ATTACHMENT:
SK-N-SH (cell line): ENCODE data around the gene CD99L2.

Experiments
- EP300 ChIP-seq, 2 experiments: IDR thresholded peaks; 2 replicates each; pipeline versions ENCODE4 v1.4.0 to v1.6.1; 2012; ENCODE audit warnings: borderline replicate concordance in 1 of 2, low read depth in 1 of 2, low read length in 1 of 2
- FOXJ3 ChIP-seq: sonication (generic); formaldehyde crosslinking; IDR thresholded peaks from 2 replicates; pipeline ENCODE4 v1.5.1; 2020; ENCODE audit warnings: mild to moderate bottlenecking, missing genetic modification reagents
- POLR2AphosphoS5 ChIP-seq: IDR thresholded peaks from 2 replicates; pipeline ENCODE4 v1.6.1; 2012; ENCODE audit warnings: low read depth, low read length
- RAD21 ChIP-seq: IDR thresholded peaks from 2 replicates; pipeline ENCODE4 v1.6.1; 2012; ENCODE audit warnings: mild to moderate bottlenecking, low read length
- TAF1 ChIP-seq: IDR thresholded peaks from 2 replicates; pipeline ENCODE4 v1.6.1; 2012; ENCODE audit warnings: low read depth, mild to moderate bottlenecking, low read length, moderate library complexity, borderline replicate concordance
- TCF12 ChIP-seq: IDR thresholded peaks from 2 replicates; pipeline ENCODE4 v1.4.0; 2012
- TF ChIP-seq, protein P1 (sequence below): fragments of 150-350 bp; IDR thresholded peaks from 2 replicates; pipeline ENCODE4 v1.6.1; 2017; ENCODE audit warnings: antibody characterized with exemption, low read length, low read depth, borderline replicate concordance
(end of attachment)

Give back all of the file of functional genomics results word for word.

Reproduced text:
SK-N-SH (cell line): ENCODE data around the gene CD99L2.

Experiments
- EP300 ChIP-seq, 2 experiments: IDR thresholded peaks; 2 replicates each; pipeline versions ENCODE4 v1.4.0 to v1.6.1; 2012; ENCODE audit warnings: borderline replicate concordance in 1 of 2, low read depth in 1 of 2, low read length in 1 of 2
- FOXJ3 ChIP-seq: sonication (generic); formaldehyde crosslinking; IDR thresholded peaks from 2 replicates; pipeline ENCODE4 v1.5.1; 2020; ENCODE audit warnings: mild to moderate bottlenecking, missing genetic modification reagents
- POLR2AphosphoS5 ChIP-seq: IDR thresholded peaks from 2 replicates; pipeline ENCODE4 v1.6.1; 2012; ENCODE audit warnings: low read depth, low read length
- RAD21 ChIP-seq: IDR thresholded peaks from 2 replicates; pipeline ENCODE4 v1.6.1; 2012; ENCODE audit warnings: mild to moderate bottlenecking, low read length
- TAF1 ChIP-seq: IDR thresholded peaks from 2 replicates; pipeline ENCODE4 v1.6.1; 2012; ENCODE audit warnings: low read depth, mild to moderate bottlenecking, low read length, moderate library complexity, borderline replicate concordance
- TCF12 ChIP-seq: IDR thresholded peaks from 2 replicates; pipeline ENCODE4 v1.4.0; 2012
- TF ChIP-seq, protein P1 (sequence below): fragments of 150-350 bp; IDR thresholded peaks from 2 replicates; pipeline ENCODE4 v1.6.1; 2017; ENCODE audit warnings: antibody characterized with exemption, low read length, low read depth, borderline replicate concordance